A time to grow – gardening during lockdown 30 Mar 2020
With some of us having more time on our hands whilst stuck at home and others hoping to have fresh, tasty veg that doesn’t entail hours of queuing at the supermarket, growing your own has recently boomed in popularity.
However, it can be daunting knowing where to start and what to grow. So, here are a few tips to try and ensure that your fingers are green, and your efforts are fruitful.
Firstly, there’s some great advice right there with you, for every seed you plant. On the packet! I know that I’m often so keen to get things planted that I won’t even look at these crucial words. They really will take you a long way to getting the best out of your seeds. Is it the right time of year to sow? How deep should the seeds be planted? What temperature do the seeds need to germinate? Do these seeds need to grow out in a garden, or can I grow these in a pot on a windowsill? All the answers are right there on the packet.
Secondly, and this is learned from sore experience, don’t sow the whole seed packet at once. Growing your own is a bit hit and miss – over water your seeds and they could rot before starting to grow, forget to water your seedlings and they’ll be shrivelled before you know it. So, it’s always best to sow just a few seeds at first so that you can have another go if things don’t go to plan. Plus, you won’t end up with the full 1,500 Little Gem lettuces you have seeds for all being ready to eat at once but can enjoy them in manageable quantities over a long period.
That’s another point that is easily overlooked – how long it takes for different crops to be ready to eat. Rocket is aptly named. It really is straight out of the starting blocks and ready to enjoy in a few weeks. On the other hand, you’ll be waiting a whole year to enjoy your purple sprouting broccoli. As a rule of thumb, leafy salad crops will be your best bet if you’re looking for quick results.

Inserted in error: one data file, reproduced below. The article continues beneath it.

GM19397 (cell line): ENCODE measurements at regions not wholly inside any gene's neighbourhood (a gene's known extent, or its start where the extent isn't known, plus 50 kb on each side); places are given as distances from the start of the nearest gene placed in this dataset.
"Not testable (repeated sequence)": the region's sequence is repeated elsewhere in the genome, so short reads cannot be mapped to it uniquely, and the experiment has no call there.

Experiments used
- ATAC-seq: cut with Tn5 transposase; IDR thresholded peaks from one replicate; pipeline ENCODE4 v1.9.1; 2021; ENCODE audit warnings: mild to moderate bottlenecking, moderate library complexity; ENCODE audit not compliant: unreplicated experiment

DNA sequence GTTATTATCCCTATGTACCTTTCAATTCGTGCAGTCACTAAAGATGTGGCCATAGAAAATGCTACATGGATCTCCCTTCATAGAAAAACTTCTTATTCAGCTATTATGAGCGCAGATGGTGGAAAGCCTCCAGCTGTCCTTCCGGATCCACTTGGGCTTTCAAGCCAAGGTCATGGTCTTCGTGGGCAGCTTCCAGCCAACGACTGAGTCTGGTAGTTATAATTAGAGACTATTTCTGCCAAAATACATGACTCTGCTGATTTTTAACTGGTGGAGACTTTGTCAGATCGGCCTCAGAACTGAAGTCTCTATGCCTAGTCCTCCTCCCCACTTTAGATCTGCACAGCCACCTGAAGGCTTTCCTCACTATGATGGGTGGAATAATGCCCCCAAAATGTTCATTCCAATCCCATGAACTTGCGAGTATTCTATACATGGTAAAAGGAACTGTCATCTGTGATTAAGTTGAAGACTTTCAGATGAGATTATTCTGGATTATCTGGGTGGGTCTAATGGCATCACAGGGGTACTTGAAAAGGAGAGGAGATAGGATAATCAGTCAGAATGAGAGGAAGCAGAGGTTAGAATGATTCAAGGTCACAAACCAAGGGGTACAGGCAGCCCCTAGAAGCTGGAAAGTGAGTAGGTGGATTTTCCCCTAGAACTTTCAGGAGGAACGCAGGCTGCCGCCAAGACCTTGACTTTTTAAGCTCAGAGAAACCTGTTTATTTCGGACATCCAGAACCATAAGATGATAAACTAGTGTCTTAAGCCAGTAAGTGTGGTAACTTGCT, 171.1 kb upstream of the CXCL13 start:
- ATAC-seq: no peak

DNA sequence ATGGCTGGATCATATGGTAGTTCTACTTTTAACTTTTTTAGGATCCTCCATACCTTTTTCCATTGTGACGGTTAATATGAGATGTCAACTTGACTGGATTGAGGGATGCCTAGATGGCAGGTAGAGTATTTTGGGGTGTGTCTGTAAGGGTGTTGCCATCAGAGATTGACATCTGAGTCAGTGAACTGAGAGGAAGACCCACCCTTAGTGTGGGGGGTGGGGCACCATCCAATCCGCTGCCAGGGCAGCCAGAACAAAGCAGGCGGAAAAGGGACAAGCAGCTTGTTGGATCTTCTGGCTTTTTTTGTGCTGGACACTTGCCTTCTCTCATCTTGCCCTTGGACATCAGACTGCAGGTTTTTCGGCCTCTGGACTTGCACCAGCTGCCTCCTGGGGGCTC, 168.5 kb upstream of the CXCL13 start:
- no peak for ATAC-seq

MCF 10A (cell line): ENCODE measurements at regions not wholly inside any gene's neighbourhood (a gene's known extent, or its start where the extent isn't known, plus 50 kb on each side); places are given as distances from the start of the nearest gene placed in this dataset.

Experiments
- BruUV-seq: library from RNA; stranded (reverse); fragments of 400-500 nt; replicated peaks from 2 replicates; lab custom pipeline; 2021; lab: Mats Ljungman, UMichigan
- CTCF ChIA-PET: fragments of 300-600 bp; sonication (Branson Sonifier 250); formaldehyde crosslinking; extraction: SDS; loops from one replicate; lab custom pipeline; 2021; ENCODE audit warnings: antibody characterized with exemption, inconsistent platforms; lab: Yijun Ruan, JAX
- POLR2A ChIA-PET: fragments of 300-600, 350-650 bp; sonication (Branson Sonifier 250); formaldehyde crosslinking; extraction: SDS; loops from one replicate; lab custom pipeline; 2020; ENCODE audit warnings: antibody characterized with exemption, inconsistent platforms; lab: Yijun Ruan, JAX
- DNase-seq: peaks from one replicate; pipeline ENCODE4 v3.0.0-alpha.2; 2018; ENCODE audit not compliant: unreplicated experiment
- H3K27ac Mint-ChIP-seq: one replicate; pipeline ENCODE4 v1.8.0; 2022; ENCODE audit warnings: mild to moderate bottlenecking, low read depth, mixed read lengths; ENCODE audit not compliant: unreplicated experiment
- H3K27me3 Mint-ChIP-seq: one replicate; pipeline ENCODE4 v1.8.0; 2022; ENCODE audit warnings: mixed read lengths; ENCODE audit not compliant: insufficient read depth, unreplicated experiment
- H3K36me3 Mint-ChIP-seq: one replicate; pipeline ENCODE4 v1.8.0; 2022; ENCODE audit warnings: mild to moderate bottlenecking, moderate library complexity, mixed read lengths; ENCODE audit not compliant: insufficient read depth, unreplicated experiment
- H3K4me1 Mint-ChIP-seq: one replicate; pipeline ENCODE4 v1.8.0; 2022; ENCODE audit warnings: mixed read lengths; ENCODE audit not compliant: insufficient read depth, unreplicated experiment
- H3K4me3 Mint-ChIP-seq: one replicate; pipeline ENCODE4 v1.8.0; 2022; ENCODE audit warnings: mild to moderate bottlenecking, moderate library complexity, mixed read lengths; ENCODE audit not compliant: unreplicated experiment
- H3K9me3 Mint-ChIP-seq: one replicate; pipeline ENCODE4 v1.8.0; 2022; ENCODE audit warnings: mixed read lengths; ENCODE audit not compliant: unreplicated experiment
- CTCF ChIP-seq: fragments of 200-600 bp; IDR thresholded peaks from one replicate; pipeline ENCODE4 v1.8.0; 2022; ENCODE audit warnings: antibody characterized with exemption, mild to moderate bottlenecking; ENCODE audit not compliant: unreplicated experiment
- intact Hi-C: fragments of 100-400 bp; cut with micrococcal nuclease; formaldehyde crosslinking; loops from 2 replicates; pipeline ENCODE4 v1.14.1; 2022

Which brings me on to this: there’s no substitute for patience and regular attention. An old saying goes ‘The most fertile part of the garden is right outside the back door’. So true. Which is good to know if you’ve suddenly found yourself flush with hours to spend on a dwindling number of must-see box sets. Regular watering, careful checks for slugs and bugs and keeping an eye out so that you pick your crops when they are at their prime will all pay huge dividends.
And finally, share your experiences. Gardeners and allotmenteers like nothing better than to help out newbies, and whilst they can’t dispense that advice in person at the moment, they can still respond to calls for help on social media. Plus, growing things can be a great activity for kids, giving them, like us, something lovely to look forward to in these uncertain times.
By Amanda Yorwerth, Professional Gardener. Follow Amanda on Twitter @AmandaEY